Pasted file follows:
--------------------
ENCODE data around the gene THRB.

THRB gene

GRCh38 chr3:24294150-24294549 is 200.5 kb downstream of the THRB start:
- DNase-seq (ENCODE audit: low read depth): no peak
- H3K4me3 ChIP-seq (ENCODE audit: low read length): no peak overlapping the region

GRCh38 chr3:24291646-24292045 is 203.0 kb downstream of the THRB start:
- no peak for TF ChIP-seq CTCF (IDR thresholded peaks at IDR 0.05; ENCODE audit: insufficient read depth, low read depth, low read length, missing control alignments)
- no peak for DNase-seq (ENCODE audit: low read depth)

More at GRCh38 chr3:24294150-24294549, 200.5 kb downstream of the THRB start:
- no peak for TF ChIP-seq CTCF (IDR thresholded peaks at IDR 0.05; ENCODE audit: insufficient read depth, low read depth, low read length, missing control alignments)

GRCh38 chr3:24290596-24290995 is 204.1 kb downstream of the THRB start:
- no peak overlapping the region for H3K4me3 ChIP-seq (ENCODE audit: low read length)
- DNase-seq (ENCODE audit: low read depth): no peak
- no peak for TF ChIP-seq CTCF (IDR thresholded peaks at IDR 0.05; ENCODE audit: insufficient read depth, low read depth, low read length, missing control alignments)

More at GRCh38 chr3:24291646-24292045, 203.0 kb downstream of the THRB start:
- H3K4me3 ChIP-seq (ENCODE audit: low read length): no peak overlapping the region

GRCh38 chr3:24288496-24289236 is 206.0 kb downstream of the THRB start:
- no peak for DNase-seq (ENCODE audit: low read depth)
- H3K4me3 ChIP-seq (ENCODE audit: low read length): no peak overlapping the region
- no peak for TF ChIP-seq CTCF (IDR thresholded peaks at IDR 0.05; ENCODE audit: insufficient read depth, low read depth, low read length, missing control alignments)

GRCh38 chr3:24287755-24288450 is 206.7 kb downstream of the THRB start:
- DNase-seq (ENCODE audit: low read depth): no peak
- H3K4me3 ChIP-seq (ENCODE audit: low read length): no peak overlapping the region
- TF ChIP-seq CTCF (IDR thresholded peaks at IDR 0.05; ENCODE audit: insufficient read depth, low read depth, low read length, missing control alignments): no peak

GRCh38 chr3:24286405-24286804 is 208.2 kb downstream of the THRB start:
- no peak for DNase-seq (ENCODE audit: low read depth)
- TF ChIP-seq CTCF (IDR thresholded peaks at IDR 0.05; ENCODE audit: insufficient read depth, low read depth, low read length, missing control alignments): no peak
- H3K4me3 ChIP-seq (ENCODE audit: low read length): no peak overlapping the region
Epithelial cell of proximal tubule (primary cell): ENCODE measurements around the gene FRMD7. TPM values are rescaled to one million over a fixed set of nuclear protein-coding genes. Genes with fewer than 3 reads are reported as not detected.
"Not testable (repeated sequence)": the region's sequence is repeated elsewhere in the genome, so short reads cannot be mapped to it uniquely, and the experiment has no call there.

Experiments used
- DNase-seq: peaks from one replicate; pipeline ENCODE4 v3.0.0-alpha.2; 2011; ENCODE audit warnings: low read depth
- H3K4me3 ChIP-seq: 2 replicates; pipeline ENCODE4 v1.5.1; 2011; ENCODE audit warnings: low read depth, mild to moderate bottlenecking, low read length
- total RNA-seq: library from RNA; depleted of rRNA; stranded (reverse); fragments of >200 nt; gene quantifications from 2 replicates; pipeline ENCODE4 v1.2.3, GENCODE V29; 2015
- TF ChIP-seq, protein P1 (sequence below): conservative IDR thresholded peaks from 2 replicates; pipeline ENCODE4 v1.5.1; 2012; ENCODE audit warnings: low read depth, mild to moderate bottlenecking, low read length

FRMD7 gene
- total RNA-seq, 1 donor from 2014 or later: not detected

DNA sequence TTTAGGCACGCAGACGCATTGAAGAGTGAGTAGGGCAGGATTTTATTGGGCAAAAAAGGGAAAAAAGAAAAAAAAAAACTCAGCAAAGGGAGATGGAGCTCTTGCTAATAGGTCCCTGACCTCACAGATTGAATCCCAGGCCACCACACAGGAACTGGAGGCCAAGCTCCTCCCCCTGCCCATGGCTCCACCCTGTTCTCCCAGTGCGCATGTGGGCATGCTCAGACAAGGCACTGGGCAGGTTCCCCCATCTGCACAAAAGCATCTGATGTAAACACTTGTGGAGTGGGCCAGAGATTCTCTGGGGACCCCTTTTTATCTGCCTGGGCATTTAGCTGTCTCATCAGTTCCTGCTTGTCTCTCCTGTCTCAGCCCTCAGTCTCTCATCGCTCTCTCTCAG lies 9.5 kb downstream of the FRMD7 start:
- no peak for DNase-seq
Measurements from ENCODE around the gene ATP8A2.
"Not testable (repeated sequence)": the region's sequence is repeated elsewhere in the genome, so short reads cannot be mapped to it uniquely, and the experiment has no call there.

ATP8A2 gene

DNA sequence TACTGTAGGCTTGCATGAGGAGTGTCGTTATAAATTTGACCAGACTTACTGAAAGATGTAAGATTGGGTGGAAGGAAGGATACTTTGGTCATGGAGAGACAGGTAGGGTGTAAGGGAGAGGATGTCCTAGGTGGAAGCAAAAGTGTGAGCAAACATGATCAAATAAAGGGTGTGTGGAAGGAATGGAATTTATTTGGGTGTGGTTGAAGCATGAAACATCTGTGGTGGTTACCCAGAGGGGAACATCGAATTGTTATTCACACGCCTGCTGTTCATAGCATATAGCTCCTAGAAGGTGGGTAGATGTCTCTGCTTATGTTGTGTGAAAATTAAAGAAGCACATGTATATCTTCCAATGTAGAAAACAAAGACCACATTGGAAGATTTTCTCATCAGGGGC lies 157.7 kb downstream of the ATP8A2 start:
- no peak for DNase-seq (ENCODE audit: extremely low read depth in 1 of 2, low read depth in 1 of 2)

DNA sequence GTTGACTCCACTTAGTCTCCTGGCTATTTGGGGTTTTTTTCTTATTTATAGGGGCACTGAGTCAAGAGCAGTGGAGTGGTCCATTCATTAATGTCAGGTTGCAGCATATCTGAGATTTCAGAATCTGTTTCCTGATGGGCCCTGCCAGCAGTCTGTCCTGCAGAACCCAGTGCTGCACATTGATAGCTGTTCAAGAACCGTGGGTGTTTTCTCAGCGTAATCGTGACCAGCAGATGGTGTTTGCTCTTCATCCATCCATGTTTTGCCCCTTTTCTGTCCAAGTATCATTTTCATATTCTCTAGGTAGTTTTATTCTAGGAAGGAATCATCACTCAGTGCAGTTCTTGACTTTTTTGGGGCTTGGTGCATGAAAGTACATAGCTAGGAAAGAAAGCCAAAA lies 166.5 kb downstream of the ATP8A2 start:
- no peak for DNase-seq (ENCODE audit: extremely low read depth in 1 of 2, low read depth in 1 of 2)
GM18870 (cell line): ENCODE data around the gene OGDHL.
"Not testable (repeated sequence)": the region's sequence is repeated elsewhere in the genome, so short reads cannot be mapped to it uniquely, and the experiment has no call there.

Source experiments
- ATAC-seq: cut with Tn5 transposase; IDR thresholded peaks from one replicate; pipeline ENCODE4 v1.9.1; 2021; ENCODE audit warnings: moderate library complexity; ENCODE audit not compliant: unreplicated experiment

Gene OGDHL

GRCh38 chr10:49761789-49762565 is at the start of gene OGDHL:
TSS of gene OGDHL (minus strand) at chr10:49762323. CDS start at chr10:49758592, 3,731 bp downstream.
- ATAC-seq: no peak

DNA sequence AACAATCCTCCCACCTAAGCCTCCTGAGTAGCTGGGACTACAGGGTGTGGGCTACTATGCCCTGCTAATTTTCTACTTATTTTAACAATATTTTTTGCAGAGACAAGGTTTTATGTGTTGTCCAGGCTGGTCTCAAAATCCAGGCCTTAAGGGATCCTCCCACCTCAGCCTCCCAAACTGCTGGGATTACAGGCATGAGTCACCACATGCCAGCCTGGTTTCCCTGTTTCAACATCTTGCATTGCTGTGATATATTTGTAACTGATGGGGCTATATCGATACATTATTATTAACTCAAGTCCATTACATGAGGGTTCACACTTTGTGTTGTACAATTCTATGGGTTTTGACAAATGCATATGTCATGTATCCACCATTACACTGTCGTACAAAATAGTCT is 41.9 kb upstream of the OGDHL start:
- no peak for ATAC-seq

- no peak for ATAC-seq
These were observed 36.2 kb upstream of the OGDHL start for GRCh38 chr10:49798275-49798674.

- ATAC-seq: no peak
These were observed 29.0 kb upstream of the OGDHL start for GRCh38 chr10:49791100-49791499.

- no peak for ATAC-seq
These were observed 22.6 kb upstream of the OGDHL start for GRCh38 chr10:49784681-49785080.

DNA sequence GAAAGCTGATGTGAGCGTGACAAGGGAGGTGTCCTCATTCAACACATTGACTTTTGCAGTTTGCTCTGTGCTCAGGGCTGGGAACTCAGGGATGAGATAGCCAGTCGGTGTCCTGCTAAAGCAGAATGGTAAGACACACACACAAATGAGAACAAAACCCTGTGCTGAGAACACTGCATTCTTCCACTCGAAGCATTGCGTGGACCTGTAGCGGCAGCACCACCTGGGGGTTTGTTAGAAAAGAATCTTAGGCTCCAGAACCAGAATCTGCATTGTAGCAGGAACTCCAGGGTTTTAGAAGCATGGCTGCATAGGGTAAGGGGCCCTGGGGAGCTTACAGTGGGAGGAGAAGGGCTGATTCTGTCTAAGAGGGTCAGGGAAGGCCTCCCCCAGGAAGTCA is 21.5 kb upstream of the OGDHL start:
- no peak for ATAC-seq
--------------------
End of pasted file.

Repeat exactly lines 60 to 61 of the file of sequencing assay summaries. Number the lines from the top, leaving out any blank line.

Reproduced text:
These were observed 29.0 kb upstream of the OGDHL start for GRCh38 chr10:49791100-49791499.

- no peak for ATAC-seq